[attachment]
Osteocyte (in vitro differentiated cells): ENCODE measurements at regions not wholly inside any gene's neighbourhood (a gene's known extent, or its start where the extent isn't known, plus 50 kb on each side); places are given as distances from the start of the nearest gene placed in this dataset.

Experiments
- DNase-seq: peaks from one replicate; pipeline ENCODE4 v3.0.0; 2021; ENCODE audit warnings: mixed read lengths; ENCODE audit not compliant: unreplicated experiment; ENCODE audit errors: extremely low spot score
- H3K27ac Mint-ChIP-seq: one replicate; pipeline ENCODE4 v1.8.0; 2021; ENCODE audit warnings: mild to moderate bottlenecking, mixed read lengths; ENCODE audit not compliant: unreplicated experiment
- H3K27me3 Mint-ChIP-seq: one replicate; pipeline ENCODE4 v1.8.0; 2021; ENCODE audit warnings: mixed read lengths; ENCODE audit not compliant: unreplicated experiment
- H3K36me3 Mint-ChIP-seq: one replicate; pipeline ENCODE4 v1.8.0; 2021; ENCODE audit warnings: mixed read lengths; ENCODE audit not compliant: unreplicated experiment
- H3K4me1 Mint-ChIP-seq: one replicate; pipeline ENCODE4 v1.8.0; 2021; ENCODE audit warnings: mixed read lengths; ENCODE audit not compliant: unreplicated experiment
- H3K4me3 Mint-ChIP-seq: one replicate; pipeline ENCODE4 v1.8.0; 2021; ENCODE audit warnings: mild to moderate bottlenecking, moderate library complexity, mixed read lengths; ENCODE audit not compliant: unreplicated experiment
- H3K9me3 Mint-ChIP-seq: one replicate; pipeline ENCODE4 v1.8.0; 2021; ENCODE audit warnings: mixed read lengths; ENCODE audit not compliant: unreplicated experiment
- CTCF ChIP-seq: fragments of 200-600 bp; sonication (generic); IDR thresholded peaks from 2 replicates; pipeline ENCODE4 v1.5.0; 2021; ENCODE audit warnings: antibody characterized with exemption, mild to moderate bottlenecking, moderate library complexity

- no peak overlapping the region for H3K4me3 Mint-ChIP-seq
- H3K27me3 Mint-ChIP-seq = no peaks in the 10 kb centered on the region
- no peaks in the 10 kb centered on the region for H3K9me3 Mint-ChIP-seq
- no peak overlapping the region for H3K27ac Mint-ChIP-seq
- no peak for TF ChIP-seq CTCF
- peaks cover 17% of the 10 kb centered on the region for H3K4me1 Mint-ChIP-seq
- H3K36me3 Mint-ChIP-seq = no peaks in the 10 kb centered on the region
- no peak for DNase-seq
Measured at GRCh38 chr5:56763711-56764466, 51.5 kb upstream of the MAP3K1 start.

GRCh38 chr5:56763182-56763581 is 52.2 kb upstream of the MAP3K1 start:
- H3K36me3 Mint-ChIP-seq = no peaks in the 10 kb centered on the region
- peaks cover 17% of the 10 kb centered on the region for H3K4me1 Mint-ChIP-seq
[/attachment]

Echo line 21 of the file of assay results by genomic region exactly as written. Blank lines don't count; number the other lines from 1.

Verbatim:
- H3K36me3 Mint-ChIP-seq = no peaks in the 10 kb centered on the region